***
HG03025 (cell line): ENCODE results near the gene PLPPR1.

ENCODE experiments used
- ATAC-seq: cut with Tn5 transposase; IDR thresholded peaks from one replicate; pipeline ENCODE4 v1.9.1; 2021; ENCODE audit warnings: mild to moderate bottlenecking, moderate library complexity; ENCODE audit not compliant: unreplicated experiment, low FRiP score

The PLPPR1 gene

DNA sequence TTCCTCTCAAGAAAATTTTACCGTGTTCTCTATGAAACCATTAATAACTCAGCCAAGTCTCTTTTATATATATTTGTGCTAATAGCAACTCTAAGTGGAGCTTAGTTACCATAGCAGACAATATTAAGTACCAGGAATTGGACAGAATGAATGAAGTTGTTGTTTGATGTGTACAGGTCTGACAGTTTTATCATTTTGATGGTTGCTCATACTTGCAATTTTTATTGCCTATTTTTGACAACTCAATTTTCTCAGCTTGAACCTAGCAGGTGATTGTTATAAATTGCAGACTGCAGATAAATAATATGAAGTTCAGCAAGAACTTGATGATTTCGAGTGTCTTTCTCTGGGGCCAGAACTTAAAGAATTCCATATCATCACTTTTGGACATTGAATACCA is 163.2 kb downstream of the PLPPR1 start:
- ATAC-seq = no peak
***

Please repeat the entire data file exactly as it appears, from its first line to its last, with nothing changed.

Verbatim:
HG03025 (cell line): ENCODE results near the gene PLPPR1.

ENCODE experiments used
- ATAC-seq: cut with Tn5 transposase; IDR thresholded peaks from one replicate; pipeline ENCODE4 v1.9.1; 2021; ENCODE audit warnings: mild to moderate bottlenecking, moderate library complexity; ENCODE audit not compliant: unreplicated experiment, low FRiP score

The PLPPR1 gene

DNA sequence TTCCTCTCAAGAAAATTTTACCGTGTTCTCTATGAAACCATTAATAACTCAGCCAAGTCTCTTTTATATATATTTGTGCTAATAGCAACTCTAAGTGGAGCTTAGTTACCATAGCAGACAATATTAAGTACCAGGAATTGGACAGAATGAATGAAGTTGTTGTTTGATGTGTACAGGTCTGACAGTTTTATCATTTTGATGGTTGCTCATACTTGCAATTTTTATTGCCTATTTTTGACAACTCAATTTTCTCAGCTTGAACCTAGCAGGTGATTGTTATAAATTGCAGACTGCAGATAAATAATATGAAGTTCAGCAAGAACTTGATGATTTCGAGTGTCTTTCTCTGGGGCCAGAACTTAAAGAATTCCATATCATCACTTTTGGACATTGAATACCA is 163.2 kb downstream of the PLPPR1 start:
- ATAC-seq = no peak